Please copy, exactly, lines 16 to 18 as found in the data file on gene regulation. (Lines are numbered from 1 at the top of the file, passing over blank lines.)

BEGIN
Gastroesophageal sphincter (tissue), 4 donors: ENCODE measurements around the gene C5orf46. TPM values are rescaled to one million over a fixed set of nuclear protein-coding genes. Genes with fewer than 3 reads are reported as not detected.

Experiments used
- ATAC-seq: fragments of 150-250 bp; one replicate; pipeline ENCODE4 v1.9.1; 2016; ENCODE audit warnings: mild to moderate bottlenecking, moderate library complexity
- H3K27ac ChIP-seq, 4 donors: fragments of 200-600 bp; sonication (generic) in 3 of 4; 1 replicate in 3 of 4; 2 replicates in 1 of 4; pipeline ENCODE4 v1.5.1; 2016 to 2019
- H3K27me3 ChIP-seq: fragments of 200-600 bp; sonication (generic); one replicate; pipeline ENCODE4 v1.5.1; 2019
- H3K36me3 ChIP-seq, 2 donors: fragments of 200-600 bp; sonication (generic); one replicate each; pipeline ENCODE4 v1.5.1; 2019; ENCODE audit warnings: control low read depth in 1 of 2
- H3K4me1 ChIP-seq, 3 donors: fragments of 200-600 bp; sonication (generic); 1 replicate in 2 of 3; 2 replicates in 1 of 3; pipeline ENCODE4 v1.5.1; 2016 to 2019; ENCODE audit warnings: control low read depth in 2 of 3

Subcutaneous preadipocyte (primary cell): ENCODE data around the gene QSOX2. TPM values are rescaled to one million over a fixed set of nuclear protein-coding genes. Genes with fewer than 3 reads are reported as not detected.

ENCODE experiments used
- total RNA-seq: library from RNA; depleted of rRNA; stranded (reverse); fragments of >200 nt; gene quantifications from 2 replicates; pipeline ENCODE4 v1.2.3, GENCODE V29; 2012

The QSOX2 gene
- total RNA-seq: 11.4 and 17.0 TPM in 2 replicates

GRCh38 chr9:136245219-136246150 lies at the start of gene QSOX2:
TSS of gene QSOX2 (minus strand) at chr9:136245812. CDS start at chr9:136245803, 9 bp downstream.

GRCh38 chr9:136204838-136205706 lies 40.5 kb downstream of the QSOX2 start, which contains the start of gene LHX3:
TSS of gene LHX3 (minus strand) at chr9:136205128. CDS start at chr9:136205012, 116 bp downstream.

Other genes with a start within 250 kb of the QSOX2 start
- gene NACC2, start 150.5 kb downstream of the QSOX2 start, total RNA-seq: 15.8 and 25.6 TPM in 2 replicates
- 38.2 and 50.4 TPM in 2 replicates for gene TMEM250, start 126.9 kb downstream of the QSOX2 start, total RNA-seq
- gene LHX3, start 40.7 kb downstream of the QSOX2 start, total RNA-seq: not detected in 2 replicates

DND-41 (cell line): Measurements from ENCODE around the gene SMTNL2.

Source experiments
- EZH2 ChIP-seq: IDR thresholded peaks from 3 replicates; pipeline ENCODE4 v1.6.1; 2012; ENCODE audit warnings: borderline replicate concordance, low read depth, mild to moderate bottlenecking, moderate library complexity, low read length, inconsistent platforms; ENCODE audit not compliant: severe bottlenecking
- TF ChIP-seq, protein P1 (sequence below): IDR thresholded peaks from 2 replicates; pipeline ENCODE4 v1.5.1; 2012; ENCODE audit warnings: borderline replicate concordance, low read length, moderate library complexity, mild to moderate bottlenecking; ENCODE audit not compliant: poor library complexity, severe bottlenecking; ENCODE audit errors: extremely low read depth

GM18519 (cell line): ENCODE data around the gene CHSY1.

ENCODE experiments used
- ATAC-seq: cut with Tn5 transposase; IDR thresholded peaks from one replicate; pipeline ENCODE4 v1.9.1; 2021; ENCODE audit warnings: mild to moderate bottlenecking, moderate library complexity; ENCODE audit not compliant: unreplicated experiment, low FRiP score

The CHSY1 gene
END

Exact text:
TSS of gene LHX3 (minus strand) at chr9:136205128. CDS start at chr9:136205012, 116 bp downstream.

Other genes with a start within 250 kb of the QSOX2 start
- gene NACC2, start 150.5 kb downstream of the QSOX2 start, total RNA-seq: 15.8 and 25.6 TPM in 2 replicates